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I started a programming blog earlier this year, and since I started it some things have changed. Some changes are due to technology changing, some changes are due to my code libraries improving, and some (ok, probably most) are due to me changing as I learn more.

I want to go back and completely re-write certain blog posts. Is it better to rewrite posts to remove old information and update them with new stuff, or to create entirely new posts and possibly take down old ones?

I'm not talking about small changes to the code, or an extra few sentences, but complete rewrites with new code, new information, etc.

Some things to consider are comments on the post, subscribers who receive updates when new posts are created, and user bookmarks.

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Keep the old blog posts as they are. Obligatory XKCD link sums up the reasons why: xkcd.com/979 –  maple_shaft Nov 29 '11 at 17:23
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4 Answers

up vote 22 down vote accepted

I think the best approach is to leave the old entries/code samples where they are, and to add new ones with your new ideas/code samples. Then you can include a link on the older posts pointing to the new ones.

This approach allows both you and your visitors to see how your code/ideas evolved over time, which could be valuable. And there's nothing wrong with admitting the stuff you did/wrote a while ago was not as good as it could have been. The very fact that you are recognizing that is a sign of your progress.

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+1, I would say that it's also OK (and in some cases, maybe strongly recommended) to add a small note at the top of the old post saying "Newer ideas on this topic are here: [link]". Cross-referencing links could make it easier to trace the development of the idea. –  FrustratedWithFormsDesigner Nov 29 '11 at 17:08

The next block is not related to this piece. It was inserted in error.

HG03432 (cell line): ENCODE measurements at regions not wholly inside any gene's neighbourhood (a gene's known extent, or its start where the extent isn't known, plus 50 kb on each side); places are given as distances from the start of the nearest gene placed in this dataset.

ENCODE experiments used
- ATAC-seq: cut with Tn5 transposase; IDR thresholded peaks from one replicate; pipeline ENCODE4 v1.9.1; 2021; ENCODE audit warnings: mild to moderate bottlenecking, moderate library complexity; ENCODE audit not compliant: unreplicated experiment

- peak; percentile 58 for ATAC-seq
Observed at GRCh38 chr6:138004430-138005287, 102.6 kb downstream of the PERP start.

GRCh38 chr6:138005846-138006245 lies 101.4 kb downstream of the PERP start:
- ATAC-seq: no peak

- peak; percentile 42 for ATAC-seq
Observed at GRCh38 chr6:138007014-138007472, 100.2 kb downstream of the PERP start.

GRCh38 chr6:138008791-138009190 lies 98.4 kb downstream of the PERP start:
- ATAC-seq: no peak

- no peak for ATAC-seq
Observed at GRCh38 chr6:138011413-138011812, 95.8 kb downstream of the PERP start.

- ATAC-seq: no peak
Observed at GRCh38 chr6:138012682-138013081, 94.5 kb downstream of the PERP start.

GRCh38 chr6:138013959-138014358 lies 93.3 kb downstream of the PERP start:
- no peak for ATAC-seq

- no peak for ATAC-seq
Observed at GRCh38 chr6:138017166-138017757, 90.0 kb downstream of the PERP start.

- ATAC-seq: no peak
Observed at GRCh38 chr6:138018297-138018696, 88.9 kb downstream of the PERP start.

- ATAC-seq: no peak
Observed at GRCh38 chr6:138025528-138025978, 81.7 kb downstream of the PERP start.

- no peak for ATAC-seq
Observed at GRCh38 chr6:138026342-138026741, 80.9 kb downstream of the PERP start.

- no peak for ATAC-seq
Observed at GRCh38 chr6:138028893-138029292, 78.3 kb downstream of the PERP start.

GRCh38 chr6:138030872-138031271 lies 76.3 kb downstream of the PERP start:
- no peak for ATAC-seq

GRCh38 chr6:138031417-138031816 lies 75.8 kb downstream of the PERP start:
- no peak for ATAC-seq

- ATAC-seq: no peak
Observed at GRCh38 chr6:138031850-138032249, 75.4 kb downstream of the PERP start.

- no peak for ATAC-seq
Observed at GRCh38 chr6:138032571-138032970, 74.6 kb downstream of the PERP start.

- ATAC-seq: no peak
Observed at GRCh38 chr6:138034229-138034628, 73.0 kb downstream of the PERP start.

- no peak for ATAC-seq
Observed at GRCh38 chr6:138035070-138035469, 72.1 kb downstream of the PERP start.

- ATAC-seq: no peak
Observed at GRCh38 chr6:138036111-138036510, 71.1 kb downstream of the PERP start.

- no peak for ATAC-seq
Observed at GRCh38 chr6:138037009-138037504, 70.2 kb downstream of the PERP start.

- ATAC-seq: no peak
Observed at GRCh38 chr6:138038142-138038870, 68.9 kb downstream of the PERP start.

@FrustratedWithFormsDesigner, agreed. –  daniels Nov 29 '11 at 17:09
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And, from a purely mercenary point of view, you'll get more page hits from people reading both posts. –  TMN Nov 29 '11 at 18:10
    
It's definitely a good idea to put the note at the top, so that any traffic from search engines can be quickly directed to a good current answer before they decide the content is old and leave. (If they really are looking for old things, they'll quickly skim past it.) –  Jefromi Nov 29 '11 at 20:06
    
Thanks, I think I'll go this route. Over time if my old stuff doesn't get very many views, I'll just take it down. I feel some of my older stuff is badly written, and could use a rewrite with some cleaner code examples. –  Rachel Nov 29 '11 at 21:06
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I personaly dont like deleting old posts, information even if not up to date is still often usefull. Some people may for example be using the outdated librarys. Also some of the comments may be usefull in ways that are not immediately obvious

In my opinion the best to deal with this situation is to write a new post and clearly mark the new post as superseded with a link to the updated post at the top of the page.

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Most probably those old post are very valuable stuff to those who working on old frameworks/ technologies, So I suggest you to keep them on your blog. Even they will represent your skills and valuable idea behind them which also let some to use your ideas.

That what you can do is that create new post by tagging the updated technology version and older version on older post.

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I recommend keeping the info as is. My VB.NET blog hasn't been updated since 2007 and it sees a good amount of traffic from people looking for older stuff, typically 500-700 unique visitors a day. My really old (circa 1999) VB6 static HTML pages even get a bit of traffic.

You can go back and edit posts to add links to newer posts. In some cases, I've added a bold Update header that explains why I don't recommend something anymore.

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